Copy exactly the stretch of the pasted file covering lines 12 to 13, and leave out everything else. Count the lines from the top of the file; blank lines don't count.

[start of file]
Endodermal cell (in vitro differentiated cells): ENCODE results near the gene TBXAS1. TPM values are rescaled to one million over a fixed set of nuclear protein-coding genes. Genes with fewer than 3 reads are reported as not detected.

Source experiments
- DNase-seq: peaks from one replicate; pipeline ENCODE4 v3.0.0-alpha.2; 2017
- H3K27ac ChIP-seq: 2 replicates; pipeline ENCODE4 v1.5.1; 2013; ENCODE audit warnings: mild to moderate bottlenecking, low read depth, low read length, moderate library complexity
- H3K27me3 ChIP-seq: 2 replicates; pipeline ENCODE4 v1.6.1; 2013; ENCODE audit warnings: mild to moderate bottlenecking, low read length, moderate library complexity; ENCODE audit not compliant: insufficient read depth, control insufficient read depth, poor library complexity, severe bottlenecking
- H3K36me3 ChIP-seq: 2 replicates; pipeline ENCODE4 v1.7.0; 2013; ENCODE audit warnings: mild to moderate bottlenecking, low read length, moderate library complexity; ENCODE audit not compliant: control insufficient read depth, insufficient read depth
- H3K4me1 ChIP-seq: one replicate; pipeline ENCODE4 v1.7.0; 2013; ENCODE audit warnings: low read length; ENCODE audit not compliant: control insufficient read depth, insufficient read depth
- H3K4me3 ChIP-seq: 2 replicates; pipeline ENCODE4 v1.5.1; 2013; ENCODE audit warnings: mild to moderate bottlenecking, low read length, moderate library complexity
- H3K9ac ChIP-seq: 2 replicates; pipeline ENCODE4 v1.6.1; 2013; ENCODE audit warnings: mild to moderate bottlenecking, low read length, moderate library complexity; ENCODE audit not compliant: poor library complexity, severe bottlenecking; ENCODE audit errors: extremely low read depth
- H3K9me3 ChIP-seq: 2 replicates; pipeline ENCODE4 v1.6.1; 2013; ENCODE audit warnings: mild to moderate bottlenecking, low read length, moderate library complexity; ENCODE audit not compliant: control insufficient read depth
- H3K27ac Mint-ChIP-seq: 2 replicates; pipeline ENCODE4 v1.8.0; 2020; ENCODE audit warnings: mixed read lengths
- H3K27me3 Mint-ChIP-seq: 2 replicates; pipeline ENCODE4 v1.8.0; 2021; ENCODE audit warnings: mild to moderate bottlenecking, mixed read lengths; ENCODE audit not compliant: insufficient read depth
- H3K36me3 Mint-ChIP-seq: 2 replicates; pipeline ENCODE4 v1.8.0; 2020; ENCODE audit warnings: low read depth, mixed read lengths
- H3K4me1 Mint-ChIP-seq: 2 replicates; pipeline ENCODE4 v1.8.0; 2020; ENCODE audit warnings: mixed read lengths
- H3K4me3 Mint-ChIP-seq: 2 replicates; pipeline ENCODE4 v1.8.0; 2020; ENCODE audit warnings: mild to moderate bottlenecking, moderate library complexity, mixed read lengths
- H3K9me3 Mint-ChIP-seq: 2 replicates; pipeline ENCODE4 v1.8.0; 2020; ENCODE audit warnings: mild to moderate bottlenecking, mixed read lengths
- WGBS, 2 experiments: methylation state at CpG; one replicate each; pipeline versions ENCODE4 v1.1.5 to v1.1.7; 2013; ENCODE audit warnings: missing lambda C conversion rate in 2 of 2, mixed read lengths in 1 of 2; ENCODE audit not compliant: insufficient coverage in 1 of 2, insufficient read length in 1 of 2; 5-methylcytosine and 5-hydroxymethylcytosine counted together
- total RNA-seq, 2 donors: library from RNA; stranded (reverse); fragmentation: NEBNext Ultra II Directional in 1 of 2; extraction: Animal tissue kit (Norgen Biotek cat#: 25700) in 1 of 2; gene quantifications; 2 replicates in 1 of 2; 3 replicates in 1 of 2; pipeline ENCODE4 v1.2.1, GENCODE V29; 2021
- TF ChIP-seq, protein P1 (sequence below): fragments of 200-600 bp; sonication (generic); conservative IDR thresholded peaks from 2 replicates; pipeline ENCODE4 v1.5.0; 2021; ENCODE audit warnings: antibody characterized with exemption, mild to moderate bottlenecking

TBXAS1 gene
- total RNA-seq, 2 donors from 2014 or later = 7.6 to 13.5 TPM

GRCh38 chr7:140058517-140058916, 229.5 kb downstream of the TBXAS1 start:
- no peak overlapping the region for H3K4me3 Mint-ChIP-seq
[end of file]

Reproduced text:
- H3K27me3 Mint-ChIP-seq: 2 replicates; pipeline ENCODE4 v1.8.0; 2021; ENCODE audit warnings: mild to moderate bottlenecking, mixed read lengths; ENCODE audit not compliant: insufficient read depth
- H3K36me3 Mint-ChIP-seq: 2 replicates; pipeline ENCODE4 v1.8.0; 2020; ENCODE audit warnings: low read depth, mixed read lengths